Mergers will be much more likely to fail if there is not a comprehensive integration plan in place prior to the transaction. The integration plan set out all of the step necessary to join the two organizations together into one working unit.
Collaboration is critical. Develop a successful integration plan by building a cross-organization team and guide that team through a thoughtful assessment of the steps necessary for integration. This process should start as early as possible before the transaction occurs.
Once the plan is in place, make executing the plan everyone’s responsibility. Assign leaders of both organizations accountability for the execution of the plan. Communicate the steps in the plan to all stakeholders. In short, everyone should know what it is going on and should know the role they are expected to perform.
Combining two organizations while continuing to operate both is a significant undertaking. To improve the chances of success, identify any resource gaps for the integration effort. You may need to outsource some of these gaps, including; project management, process integration, staffing optimization and risk assessment.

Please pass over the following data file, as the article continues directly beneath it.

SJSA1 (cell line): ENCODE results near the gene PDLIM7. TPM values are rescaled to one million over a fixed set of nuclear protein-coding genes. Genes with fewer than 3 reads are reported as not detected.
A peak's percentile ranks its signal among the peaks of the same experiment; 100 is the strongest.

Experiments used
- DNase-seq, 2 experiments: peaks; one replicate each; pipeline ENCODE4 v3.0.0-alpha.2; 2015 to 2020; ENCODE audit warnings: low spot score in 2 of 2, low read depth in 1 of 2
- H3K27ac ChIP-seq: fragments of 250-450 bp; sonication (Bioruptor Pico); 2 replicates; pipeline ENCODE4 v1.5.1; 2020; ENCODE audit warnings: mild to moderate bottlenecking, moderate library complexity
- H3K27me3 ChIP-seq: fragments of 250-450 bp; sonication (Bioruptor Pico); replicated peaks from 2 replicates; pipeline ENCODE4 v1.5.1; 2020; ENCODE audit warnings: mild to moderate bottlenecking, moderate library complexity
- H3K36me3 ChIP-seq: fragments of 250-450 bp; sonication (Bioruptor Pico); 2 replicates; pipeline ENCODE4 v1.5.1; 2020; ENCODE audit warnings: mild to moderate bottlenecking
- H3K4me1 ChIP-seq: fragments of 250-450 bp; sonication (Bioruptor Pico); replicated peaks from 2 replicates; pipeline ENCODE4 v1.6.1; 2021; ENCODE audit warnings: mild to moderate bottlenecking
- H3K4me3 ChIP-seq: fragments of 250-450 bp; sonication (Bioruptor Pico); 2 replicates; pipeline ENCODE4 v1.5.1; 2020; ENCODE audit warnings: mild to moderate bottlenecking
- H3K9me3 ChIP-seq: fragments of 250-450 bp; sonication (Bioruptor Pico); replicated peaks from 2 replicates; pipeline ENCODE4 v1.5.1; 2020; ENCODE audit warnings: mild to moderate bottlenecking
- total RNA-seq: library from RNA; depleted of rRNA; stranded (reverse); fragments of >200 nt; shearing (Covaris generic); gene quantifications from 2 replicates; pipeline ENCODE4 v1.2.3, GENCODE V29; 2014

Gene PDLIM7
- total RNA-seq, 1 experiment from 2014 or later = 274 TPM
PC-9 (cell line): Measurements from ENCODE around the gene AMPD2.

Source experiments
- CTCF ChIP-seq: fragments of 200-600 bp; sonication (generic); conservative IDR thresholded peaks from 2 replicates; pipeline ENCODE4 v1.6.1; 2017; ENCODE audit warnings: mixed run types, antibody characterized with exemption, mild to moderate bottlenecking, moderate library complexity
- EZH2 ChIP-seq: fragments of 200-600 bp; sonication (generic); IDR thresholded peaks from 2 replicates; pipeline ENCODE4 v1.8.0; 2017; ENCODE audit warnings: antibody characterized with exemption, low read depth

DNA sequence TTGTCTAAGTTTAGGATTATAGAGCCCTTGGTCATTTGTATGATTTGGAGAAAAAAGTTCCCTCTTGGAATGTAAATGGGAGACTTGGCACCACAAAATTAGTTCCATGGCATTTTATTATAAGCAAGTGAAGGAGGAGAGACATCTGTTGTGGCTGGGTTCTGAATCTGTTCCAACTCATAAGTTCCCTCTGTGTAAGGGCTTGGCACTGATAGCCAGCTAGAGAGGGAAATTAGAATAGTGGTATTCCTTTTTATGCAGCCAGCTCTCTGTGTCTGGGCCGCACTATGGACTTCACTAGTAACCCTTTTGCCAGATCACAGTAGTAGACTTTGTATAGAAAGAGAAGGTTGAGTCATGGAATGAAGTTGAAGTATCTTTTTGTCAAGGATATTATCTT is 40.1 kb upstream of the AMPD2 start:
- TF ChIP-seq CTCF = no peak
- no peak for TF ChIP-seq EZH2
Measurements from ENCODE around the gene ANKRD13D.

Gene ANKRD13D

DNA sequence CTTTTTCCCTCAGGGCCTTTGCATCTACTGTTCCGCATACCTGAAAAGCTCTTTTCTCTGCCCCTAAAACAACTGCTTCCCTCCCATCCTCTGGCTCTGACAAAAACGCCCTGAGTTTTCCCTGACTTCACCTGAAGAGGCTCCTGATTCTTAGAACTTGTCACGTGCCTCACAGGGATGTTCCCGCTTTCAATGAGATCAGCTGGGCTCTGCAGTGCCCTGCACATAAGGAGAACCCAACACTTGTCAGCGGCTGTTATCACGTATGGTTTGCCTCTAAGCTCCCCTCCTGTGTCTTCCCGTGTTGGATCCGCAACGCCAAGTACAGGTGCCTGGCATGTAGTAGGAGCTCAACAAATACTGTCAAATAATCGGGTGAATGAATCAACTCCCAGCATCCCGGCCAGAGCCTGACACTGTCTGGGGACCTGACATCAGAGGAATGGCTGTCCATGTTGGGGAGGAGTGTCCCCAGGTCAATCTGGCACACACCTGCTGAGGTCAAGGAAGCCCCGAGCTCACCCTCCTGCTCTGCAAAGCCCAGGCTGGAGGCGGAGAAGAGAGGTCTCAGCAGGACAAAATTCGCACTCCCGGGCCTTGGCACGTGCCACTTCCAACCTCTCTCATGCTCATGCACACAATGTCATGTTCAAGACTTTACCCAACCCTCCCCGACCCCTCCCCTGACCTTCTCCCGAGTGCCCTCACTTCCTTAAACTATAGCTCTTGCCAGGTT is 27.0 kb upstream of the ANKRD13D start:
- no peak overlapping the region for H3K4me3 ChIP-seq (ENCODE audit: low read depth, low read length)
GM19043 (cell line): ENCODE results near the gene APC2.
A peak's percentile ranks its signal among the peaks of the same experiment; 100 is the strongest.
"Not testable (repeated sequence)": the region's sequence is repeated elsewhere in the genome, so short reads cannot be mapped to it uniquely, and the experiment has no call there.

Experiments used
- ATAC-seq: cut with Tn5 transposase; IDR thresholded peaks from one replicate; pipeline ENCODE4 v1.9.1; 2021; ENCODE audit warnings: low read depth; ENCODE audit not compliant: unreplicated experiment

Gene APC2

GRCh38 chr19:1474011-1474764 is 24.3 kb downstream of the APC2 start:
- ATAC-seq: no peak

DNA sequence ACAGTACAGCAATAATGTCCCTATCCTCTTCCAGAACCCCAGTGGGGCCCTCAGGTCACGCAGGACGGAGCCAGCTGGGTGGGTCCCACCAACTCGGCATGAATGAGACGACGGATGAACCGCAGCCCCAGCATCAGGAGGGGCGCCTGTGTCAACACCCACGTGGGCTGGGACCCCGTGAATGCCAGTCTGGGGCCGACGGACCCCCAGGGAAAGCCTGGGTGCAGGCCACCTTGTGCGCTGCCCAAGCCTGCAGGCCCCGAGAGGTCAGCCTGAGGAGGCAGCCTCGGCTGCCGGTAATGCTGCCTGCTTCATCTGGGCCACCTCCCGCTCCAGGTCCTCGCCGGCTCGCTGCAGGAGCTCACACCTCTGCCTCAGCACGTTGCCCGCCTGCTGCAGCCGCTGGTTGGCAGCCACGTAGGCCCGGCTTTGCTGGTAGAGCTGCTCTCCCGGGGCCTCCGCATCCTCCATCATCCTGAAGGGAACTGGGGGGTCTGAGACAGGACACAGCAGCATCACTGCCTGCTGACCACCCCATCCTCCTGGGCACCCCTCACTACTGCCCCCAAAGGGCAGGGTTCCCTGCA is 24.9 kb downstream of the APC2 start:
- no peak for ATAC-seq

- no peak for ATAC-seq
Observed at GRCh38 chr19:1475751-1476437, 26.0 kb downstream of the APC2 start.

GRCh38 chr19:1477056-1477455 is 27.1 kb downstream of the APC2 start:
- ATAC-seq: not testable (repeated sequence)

Mergers are tough, but they can transform two organizations into one that is more than the sum of its parts. Leaders must be thoughtful about the decisions before and after the transaction to gain every benefit possible from joining the organizations and staffs. Consider the merger a partnership, with all participants bringing valuable capabilities to the table.
For additional information on NFP merger considerations, check out this NY Times article
Have you experienced a NFP merger first hand? Please share your NFP merger experiences in the comments section. Thanks! –mike
For more NFP topics, check out the Not for Profit Leadership Blog: Not for Profit Beyond the Numbers
If you have questions or would like a consultation on a NFP issue, contact me at: firstname.lastname@example.org
For more about the author, follow this link: Michael F. Cade